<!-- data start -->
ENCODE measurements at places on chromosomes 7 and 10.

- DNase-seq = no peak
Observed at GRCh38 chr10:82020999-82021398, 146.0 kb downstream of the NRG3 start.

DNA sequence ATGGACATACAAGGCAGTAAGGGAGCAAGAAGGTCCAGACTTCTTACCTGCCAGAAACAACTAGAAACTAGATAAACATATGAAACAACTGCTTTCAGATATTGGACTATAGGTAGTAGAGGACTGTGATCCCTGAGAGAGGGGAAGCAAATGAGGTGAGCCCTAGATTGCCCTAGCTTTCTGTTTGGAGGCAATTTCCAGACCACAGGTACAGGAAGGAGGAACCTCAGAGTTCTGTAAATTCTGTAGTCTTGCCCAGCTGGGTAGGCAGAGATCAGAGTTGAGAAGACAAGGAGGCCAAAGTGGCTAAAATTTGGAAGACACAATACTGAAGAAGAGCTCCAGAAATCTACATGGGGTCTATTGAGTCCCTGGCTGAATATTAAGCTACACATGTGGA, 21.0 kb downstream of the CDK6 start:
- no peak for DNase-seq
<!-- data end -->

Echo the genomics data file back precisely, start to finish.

ENCODE measurements at places on chromosomes 7 and 10.

- DNase-seq = no peak
Observed at GRCh38 chr10:82020999-82021398, 146.0 kb downstream of the NRG3 start.

DNA sequence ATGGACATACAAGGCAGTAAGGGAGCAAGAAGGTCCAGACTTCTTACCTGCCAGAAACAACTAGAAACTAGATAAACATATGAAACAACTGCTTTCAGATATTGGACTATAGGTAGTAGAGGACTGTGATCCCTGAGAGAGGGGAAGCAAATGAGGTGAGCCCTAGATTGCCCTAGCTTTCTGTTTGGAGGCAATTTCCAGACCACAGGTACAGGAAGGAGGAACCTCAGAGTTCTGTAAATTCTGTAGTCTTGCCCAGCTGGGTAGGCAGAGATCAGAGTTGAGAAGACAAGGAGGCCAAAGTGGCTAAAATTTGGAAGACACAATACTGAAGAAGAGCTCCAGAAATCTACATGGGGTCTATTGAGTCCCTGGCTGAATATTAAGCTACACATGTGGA, 21.0 kb downstream of the CDK6 start:
- no peak for DNase-seq